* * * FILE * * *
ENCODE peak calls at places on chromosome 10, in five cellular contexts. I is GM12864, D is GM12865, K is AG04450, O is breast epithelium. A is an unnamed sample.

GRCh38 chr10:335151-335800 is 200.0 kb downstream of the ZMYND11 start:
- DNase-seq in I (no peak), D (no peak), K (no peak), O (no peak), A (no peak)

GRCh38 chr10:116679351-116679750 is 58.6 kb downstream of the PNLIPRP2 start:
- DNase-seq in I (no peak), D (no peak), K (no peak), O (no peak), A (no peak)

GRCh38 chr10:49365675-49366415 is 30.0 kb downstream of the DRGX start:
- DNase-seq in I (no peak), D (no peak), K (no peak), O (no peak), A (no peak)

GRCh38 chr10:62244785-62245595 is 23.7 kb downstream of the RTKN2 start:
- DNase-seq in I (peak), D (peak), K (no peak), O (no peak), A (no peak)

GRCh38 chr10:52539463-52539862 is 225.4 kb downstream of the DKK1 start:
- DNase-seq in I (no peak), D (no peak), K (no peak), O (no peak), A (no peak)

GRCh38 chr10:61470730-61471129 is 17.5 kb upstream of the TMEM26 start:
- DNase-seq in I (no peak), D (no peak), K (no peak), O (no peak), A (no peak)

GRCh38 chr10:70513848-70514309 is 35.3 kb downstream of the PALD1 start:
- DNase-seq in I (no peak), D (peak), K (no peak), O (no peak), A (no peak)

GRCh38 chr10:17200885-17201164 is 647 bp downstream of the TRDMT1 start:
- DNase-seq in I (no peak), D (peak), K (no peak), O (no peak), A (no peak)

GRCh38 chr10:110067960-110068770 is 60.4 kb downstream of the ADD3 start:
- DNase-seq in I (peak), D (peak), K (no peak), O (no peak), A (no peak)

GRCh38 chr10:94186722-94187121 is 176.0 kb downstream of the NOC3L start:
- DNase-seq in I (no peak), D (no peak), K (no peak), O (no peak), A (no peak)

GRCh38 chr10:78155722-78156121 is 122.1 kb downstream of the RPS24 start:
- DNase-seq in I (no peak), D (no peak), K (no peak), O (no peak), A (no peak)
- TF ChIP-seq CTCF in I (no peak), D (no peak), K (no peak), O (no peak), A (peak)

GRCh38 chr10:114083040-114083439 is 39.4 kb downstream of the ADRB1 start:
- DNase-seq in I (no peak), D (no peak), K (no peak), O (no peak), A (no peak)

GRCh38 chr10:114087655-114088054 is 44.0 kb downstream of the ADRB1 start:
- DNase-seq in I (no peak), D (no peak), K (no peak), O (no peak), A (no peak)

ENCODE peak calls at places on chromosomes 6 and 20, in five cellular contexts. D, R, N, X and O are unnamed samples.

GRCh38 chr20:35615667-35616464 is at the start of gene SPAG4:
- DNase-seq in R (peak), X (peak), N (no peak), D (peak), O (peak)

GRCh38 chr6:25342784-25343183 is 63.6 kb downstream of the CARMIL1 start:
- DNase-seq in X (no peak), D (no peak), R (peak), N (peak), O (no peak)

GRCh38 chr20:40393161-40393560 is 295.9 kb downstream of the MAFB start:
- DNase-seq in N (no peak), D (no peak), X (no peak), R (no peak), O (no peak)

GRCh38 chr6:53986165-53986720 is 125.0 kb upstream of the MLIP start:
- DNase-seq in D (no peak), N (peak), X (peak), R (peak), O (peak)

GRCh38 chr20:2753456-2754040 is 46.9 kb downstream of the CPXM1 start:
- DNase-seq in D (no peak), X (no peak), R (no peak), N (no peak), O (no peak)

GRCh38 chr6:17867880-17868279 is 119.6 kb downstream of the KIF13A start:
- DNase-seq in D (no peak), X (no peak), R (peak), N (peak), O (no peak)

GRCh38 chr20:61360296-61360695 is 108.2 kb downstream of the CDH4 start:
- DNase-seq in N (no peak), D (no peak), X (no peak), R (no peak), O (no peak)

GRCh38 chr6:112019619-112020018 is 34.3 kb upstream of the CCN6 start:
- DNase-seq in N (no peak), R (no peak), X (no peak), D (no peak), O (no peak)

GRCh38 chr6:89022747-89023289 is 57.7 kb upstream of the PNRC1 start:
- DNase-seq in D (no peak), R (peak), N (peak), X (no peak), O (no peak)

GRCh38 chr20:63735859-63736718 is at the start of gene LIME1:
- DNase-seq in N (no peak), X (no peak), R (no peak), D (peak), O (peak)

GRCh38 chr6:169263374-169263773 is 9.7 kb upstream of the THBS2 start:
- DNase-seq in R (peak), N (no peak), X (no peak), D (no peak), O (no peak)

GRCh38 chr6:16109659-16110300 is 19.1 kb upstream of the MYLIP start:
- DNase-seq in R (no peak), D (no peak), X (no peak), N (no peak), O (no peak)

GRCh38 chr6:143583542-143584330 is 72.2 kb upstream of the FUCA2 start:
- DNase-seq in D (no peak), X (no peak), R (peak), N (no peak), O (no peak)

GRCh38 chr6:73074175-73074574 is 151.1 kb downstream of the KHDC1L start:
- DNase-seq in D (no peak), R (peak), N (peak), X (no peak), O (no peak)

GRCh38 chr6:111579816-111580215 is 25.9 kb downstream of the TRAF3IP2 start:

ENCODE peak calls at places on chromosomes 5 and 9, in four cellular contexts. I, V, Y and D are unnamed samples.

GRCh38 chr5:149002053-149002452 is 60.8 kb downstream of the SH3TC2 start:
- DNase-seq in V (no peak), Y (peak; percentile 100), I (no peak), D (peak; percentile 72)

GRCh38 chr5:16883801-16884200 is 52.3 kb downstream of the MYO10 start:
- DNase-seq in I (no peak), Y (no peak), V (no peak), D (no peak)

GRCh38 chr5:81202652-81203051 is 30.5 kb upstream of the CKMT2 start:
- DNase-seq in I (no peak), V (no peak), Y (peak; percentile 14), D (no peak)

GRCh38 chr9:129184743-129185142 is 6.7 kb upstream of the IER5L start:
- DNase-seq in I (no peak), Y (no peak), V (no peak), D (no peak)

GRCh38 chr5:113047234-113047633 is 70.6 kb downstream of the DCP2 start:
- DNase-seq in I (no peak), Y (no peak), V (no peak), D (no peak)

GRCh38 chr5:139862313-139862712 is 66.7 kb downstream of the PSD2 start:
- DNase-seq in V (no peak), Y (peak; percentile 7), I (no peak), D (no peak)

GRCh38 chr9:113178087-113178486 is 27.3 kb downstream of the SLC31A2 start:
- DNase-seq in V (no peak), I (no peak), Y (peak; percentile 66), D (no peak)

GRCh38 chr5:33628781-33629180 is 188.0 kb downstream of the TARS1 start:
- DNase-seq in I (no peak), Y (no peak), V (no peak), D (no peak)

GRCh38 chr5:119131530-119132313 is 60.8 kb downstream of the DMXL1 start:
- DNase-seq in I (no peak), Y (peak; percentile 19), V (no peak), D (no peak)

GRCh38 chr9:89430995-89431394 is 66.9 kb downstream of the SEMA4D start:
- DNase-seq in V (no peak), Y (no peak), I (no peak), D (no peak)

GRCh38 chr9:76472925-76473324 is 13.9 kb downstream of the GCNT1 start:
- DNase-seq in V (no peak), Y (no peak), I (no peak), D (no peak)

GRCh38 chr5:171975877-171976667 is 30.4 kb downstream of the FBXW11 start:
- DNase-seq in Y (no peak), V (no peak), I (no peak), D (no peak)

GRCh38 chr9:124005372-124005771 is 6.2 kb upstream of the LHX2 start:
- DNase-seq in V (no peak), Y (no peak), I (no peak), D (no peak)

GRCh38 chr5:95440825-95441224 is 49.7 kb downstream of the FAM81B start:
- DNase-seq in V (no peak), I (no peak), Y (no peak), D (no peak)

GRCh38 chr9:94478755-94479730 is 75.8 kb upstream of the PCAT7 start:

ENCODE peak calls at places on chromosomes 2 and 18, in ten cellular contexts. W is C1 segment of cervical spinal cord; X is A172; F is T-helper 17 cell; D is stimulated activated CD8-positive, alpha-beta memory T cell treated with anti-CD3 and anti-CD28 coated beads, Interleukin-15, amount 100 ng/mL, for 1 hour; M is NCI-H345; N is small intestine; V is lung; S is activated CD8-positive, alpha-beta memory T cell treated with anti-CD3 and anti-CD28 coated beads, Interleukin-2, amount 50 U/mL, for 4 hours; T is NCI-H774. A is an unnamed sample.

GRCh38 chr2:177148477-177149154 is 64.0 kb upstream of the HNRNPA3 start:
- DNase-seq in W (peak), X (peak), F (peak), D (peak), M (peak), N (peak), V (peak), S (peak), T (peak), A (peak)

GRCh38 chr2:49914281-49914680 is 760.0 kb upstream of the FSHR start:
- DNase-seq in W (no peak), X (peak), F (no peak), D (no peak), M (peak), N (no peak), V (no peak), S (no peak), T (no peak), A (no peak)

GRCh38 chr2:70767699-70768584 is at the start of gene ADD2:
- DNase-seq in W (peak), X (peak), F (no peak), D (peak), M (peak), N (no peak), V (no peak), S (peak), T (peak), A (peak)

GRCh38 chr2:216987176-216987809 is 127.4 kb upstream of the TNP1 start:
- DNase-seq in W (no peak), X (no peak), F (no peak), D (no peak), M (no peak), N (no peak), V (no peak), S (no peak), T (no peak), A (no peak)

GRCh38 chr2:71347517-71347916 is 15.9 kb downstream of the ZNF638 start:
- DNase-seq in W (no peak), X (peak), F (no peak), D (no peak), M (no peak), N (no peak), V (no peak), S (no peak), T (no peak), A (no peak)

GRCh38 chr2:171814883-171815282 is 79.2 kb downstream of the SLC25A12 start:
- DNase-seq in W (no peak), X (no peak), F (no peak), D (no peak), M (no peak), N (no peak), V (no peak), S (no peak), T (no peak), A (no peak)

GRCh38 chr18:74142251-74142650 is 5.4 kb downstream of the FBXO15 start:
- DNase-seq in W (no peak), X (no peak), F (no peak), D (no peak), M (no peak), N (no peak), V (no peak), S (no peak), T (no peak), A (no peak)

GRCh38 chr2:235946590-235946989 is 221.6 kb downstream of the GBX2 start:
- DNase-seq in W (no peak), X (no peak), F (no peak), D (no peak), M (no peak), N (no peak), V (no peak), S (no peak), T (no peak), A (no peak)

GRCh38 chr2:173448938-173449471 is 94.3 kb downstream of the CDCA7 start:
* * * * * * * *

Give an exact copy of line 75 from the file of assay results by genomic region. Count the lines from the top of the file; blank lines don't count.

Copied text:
- DNase-seq in I (no peak), Y (no peak), V (no peak), D (no peak)